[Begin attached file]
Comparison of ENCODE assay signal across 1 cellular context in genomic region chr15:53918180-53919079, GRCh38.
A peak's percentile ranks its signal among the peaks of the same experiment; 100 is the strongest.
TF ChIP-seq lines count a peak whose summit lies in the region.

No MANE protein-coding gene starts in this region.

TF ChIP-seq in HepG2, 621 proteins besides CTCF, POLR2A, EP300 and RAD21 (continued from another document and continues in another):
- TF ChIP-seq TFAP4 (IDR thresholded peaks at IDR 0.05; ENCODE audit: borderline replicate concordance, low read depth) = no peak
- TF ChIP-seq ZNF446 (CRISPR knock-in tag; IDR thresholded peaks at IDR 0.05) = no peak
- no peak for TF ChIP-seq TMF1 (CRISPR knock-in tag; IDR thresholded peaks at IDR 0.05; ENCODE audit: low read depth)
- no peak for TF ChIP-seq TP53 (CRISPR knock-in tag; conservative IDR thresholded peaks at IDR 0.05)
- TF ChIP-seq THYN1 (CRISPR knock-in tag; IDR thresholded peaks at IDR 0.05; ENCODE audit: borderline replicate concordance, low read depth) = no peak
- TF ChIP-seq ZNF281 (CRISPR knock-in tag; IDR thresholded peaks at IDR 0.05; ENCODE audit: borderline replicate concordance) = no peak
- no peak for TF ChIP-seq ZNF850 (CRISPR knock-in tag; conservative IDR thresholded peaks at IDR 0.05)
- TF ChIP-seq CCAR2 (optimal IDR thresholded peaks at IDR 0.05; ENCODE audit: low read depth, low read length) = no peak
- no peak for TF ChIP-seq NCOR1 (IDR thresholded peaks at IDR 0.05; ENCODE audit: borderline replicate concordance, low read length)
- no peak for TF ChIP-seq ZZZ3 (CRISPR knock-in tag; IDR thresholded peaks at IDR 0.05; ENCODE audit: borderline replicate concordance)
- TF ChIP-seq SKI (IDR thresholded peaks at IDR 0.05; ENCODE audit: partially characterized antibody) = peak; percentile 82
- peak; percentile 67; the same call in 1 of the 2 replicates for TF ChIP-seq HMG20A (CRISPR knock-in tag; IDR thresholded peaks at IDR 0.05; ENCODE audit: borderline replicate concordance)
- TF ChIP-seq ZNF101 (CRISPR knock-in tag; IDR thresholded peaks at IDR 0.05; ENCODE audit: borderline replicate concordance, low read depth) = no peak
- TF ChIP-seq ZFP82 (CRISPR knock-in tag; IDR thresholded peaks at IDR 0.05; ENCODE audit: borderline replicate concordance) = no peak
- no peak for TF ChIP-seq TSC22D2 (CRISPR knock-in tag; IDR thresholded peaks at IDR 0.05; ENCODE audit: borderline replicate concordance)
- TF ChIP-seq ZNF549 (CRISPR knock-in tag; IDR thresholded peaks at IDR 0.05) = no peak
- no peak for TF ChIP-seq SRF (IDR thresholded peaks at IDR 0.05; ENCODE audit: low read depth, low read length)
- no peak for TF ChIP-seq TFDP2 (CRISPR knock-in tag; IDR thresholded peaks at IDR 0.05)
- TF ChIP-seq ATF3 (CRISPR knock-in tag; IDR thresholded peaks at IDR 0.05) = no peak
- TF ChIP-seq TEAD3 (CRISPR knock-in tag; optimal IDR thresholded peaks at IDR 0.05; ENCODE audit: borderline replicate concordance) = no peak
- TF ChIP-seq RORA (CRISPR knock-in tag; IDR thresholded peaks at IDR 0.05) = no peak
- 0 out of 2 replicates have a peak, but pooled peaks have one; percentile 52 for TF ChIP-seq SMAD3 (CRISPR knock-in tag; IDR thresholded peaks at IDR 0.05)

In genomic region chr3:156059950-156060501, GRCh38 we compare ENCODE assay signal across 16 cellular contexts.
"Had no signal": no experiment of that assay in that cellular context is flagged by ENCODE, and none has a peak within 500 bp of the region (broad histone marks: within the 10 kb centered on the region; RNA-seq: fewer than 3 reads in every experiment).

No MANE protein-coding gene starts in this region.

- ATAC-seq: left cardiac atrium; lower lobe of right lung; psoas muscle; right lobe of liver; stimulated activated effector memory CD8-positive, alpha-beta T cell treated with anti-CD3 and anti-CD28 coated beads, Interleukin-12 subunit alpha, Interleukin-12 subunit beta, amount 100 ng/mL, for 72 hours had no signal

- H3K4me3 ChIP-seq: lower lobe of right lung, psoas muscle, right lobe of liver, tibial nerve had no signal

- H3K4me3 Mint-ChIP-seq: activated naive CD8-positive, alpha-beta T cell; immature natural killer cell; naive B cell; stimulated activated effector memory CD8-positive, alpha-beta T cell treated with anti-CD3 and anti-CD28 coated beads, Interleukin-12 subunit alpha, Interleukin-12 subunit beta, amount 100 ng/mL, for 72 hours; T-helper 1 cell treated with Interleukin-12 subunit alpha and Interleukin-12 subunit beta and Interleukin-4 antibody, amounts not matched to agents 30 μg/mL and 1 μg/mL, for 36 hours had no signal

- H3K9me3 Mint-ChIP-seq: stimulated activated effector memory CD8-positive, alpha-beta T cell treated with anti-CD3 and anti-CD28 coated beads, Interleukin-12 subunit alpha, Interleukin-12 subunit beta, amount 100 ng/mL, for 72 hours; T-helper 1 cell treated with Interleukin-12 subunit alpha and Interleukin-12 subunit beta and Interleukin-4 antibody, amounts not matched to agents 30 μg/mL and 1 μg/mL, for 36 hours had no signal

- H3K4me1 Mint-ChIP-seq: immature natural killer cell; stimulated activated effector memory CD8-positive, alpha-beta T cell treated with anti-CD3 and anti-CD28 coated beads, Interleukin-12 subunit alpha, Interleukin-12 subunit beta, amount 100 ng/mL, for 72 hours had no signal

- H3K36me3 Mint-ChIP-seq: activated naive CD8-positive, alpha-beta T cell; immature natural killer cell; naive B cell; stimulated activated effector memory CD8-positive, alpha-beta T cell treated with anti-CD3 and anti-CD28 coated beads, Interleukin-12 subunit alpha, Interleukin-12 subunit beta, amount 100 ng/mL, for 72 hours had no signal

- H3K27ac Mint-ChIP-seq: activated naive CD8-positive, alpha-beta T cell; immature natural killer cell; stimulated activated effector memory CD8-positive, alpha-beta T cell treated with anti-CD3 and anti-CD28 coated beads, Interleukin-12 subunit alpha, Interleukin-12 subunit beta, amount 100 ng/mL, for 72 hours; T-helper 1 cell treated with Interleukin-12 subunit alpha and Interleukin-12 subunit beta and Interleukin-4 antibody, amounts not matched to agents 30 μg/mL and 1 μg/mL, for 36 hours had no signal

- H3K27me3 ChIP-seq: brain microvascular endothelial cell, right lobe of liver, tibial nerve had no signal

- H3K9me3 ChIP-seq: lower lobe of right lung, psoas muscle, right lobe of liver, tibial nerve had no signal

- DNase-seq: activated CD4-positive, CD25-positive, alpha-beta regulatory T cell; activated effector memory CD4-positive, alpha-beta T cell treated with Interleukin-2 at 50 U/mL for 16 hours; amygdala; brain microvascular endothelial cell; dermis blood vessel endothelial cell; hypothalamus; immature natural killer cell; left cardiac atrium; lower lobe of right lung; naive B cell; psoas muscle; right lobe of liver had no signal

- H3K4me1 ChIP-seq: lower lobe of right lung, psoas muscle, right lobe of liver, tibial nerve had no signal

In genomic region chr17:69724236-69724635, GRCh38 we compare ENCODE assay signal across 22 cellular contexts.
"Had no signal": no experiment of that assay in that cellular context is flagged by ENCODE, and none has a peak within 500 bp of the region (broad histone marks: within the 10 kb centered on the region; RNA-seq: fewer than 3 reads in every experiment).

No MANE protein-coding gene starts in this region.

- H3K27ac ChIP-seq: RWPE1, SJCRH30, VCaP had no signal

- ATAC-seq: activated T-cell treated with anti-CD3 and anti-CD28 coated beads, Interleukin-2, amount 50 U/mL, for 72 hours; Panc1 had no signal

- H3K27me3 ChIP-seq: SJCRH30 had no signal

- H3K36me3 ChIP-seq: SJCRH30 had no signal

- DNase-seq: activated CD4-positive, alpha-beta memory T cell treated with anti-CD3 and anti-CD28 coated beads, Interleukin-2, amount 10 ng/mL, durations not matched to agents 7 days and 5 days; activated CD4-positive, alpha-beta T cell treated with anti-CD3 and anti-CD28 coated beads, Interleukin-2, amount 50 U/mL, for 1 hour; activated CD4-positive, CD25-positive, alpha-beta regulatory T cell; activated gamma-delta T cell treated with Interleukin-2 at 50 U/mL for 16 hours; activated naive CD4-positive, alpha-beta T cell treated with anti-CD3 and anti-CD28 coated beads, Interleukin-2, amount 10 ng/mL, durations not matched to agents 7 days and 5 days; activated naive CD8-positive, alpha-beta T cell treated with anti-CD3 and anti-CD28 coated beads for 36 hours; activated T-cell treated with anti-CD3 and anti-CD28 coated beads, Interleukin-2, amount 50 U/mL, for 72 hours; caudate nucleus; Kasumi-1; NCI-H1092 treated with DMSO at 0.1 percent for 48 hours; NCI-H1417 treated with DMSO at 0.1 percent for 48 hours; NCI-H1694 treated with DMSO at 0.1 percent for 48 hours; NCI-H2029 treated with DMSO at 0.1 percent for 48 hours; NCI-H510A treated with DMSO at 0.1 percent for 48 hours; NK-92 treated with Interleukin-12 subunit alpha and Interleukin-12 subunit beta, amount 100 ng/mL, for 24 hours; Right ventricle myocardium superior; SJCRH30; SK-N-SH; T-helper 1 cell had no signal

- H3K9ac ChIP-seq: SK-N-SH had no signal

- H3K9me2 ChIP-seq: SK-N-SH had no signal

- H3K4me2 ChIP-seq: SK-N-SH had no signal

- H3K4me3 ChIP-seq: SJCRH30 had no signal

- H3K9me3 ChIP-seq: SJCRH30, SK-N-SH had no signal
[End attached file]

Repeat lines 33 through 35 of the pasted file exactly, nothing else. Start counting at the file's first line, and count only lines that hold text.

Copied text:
- H3K4me3 Mint-ChIP-seq: activated naive CD8-positive, alpha-beta T cell; immature natural killer cell; naive B cell; stimulated activated effector memory CD8-positive, alpha-beta T cell treated with anti-CD3 and anti-CD28 coated beads, Interleukin-12 subunit alpha, Interleukin-12 subunit beta, amount 100 ng/mL, for 72 hours; T-helper 1 cell treated with Interleukin-12 subunit alpha and Interleukin-12 subunit beta and Interleukin-4 antibody, amounts not matched to agents 30 μg/mL and 1 μg/mL, for 36 hours had no signal

- H3K9me3 Mint-ChIP-seq: stimulated activated effector memory CD8-positive, alpha-beta T cell treated with anti-CD3 and anti-CD28 coated beads, Interleukin-12 subunit alpha, Interleukin-12 subunit beta, amount 100 ng/mL, for 72 hours; T-helper 1 cell treated with Interleukin-12 subunit alpha and Interleukin-12 subunit beta and Interleukin-4 antibody, amounts not matched to agents 30 μg/mL and 1 μg/mL, for 36 hours had no signal

- H3K4me1 Mint-ChIP-seq: immature natural killer cell; stimulated activated effector memory CD8-positive, alpha-beta T cell treated with anti-CD3 and anti-CD28 coated beads, Interleukin-12 subunit alpha, Interleukin-12 subunit beta, amount 100 ng/mL, for 72 hours had no signal